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87 Cards in this Set

  • Front
  • Back
economics
efficiently using scarce resources to achieve maximum satisfaction of economic wants
utility
the want-satisfying power of a good or service
features of economic perspective
1. scarcity requires choice and all choice entails a cost

2. views people as rational decision makers who make decisions based on their self-interests

3. how marginal cost compares with marginal benefits
marginal analysis
comparison of marginal (extra or additional)benefits and marginal costs
scientific method
observation of facts, formulating and testing the hypothesis to obtain theories, principles and laws
theoretical economics
gathering and analysis of relevant facts to derive economic principles
principles
predictions of the outcomes of certain actions or events
generalizations
relating theories, principles, and laws to economics
"other-things-equal" assumption (ceteris paribus)
used to limit the influence of other factors when making a generalization
policy economics
using economic principles to solve economic problems
three steps in creating economic policy
1. stating the goal

2. considering the options

3. evaluating the results
8 major economic goals
1. economic growth

2. full employment

3. economic efficiency

4. price-level stability

5. economic freedom

6. equitable distribution of income

7. economic security

8. balance of trade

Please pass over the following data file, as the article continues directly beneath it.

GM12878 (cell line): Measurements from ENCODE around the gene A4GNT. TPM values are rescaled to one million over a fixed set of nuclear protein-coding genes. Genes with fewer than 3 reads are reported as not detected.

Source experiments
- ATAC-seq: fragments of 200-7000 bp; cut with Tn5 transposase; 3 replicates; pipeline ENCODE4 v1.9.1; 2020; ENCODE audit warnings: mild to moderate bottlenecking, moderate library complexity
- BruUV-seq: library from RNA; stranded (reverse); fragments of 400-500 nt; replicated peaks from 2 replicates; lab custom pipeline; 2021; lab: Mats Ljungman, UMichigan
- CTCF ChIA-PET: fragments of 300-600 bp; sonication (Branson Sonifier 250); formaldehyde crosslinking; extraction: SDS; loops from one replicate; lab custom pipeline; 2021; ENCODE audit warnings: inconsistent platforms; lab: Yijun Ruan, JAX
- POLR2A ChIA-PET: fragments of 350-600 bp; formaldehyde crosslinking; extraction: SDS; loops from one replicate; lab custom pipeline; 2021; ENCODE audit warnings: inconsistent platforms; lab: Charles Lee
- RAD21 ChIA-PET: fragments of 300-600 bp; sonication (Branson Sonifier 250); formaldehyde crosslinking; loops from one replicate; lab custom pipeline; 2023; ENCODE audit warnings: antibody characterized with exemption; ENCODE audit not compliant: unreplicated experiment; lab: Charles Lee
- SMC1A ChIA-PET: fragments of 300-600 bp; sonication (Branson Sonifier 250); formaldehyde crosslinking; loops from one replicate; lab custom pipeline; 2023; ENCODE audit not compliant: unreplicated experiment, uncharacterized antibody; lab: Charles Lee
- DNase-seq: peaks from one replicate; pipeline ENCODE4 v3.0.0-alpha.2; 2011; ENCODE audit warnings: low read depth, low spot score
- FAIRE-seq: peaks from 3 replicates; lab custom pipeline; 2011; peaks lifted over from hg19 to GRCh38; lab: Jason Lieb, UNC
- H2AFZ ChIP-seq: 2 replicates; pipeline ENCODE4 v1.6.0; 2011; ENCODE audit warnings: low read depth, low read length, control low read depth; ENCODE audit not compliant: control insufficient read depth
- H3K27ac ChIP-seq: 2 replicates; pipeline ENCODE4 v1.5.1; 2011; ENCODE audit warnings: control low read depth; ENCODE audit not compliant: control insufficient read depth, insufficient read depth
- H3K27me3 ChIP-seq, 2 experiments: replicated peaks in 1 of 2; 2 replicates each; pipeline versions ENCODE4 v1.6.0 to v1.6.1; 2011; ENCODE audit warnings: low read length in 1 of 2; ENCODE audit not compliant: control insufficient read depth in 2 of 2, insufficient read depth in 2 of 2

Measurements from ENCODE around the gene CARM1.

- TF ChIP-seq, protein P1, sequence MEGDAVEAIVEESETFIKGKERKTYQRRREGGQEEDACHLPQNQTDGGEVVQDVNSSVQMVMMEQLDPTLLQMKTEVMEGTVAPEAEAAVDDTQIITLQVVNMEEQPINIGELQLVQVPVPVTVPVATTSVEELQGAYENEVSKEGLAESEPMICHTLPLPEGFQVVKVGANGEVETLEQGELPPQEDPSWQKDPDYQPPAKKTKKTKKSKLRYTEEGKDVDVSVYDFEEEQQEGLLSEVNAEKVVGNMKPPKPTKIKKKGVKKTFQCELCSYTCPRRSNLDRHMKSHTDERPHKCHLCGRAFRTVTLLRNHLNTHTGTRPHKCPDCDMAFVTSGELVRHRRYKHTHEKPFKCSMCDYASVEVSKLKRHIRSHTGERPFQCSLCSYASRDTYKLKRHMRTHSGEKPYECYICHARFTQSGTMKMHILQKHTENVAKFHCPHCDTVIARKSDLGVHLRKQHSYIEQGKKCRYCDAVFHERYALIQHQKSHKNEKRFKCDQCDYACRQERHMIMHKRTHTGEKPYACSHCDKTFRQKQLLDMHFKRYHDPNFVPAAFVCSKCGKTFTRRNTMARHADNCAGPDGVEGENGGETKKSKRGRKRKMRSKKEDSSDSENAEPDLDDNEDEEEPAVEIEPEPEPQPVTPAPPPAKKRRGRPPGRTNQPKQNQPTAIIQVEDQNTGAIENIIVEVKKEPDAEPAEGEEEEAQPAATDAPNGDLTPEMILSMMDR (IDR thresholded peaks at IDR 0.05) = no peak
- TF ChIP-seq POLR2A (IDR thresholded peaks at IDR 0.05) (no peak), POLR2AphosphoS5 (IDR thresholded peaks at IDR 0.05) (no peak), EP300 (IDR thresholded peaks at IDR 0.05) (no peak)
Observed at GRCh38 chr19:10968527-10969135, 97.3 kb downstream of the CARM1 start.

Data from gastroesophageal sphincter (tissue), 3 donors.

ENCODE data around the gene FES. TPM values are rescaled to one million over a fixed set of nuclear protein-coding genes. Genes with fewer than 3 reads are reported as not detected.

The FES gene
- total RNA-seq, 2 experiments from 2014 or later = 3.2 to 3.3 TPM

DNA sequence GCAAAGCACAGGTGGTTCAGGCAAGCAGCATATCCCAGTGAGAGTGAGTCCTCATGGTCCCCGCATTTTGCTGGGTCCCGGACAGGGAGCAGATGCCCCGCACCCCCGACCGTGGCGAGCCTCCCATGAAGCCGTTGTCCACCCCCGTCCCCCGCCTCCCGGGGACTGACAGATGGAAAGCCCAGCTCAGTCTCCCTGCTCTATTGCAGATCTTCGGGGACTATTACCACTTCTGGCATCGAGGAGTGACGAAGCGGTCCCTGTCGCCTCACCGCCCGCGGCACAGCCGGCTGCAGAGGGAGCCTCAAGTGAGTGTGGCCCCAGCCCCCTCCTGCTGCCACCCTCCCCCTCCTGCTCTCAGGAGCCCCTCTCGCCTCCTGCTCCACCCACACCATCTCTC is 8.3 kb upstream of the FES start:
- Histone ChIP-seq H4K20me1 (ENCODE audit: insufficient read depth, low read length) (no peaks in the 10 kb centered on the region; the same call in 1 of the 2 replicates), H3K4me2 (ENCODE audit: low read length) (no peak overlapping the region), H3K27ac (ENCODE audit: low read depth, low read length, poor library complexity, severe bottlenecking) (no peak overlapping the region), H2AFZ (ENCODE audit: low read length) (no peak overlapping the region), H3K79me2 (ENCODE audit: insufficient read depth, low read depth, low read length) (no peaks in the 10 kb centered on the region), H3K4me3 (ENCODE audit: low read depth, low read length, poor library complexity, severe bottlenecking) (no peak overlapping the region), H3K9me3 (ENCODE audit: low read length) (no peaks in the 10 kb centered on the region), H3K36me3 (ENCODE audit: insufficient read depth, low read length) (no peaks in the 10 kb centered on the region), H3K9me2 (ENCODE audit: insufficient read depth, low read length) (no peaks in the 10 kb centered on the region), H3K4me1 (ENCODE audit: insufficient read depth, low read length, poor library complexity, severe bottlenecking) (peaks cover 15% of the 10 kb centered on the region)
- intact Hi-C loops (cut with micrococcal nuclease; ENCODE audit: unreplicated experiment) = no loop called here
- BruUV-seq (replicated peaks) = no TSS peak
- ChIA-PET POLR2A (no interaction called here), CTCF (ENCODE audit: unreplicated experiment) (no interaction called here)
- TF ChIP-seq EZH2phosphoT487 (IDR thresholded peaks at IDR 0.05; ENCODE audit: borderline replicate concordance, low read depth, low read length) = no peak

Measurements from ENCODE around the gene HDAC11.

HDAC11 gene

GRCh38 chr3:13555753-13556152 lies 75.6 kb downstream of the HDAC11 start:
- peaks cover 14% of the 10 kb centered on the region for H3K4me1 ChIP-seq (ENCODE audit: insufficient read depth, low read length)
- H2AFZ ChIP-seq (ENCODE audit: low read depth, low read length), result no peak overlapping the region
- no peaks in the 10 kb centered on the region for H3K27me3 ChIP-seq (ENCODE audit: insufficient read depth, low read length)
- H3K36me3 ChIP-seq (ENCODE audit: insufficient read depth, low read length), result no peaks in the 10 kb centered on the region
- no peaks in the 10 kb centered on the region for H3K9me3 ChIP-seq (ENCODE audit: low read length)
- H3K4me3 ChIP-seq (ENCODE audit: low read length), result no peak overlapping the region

tradeoffs
making a sacrifice in order to achieve an economic goal
macroeconomics
analysis of the government overall (ex. govt, households business)
microeconomics
analysis of econ at a smaller level (details)
aggregate
collection of specific economic units treated as one
positive economics
analysis of facts and developing theories... looks at what is
normative economics
answers policy questions... looks at what ought to be
fallacy of composition
making a false generalization
"after this, therefore because of this" fallacy (post hoc)
falsely assuming that one thing happend as a result of another
vertical axis
where the dependent variable is
horizontal axis
where the independent variable is
direct relationship
positive relationship (increase in one variable, increase in the other variable)
inverse relationship
negative relationship
(increase in one variable, decrease in the other variable)
dependent variable
changes because of change in another variable
independent variable
produces change in the dependent variable
slope of a straight line
positive slope- direct relationship

negative slope- inverse relationship
vertical intercept
where line intersepts the vertical side of the graph